Aerial view of Krakatoa erupting, 1935.
Any time the volcanic island of Krakatoa, halfway between Sumatra and Java, shows signs of seismic activity, people in the vicinity are justified in being concerned. The infamous 1883 eruption, which supposedly created the loudest sound in recorded history, killed over 36,000 people.
Rising from the demolished crater four decades later came Anak Krakatau ('son of Krakatoa') which soon proved to be just as temperamental Periods of volcanic activity registering between one and three on the Volcanic Explosivity Index (VED became regular throughout the 1930s, leading to fears that another eruption on the scale of 1883 (which had a VEI of six) might be imminent A column in The Straits Times, dated 12 July 1935, described the volcano as, 'showing increased activity', and reported the testimonial of a steamer captain who revealed it to be, 'erupting every two minutes--with smoke, ash, steam and sand showers rising more than 3,000 yards.' This shot taken by an Imperial Airways plane flying past shows the dramatic scene unfolding.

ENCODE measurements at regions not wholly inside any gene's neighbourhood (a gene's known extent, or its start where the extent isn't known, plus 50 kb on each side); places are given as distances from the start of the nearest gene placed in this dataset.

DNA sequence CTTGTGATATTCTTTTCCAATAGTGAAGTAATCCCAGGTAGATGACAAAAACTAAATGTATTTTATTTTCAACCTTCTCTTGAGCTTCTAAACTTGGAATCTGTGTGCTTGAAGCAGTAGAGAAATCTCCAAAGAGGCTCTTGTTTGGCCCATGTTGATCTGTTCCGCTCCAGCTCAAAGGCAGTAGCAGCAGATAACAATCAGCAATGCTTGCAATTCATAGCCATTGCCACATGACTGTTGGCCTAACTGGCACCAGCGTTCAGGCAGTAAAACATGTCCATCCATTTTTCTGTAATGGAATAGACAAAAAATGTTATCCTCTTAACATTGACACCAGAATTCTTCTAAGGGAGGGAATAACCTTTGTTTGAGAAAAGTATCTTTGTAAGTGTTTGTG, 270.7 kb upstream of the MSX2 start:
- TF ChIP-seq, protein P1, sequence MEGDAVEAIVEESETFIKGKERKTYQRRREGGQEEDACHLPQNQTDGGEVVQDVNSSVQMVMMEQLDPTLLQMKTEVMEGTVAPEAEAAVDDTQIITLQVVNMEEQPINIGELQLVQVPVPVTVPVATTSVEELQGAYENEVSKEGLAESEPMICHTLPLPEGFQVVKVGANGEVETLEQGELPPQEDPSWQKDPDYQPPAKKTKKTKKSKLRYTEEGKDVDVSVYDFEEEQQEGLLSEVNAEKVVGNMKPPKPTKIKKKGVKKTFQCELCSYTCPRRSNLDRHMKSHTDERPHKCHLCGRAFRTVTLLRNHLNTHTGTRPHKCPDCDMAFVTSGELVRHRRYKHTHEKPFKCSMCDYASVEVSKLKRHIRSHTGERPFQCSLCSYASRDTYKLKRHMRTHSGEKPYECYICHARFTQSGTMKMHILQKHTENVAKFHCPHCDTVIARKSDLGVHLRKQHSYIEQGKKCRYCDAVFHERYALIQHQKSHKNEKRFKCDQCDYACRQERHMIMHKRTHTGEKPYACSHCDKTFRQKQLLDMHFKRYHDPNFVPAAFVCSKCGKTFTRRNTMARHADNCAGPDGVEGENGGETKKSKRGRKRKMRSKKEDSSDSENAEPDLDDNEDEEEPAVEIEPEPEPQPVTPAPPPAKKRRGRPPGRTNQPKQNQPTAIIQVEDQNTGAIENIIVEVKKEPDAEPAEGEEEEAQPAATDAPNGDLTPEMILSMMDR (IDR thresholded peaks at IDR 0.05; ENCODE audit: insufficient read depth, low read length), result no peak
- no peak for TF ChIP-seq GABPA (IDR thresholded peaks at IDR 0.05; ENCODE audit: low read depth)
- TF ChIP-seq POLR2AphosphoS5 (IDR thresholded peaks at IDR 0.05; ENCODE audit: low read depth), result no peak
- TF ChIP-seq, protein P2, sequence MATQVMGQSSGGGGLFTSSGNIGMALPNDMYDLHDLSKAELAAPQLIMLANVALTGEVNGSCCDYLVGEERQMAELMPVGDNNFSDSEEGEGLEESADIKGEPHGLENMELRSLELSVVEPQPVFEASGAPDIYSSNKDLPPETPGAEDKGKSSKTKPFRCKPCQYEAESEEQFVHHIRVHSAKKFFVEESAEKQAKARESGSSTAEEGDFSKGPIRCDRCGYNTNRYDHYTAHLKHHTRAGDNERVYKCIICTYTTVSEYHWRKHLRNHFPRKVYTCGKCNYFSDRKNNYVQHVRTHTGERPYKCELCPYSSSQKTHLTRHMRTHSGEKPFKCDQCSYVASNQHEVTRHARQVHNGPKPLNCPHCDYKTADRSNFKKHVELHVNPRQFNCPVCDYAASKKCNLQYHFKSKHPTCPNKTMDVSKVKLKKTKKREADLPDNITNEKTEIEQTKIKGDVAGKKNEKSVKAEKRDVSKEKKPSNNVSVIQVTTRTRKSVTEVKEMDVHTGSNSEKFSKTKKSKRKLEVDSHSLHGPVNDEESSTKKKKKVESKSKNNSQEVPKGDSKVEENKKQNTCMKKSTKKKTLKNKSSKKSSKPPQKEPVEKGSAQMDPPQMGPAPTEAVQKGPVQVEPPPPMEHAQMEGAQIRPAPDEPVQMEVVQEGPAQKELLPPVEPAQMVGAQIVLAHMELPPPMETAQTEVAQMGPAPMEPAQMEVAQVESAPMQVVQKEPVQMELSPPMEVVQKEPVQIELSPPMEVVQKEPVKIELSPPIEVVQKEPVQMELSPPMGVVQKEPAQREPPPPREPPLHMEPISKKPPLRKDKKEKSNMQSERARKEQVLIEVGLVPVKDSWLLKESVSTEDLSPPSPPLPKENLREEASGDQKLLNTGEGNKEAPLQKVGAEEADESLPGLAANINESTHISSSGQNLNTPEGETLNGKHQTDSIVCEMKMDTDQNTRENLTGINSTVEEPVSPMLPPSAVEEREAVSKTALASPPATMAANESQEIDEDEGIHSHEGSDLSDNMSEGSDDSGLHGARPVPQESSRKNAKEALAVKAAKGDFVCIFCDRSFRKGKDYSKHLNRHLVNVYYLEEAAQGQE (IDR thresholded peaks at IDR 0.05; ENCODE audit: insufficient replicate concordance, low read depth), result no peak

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Please note: Some tables or figures were omitted from this article.
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|Title Annotation:||ARCHIVE; Indonesia|
|Article Type:||Brief article|
|Date:||Jul 1, 2016|
|Next Article:||Plan general du Canal, 1886.|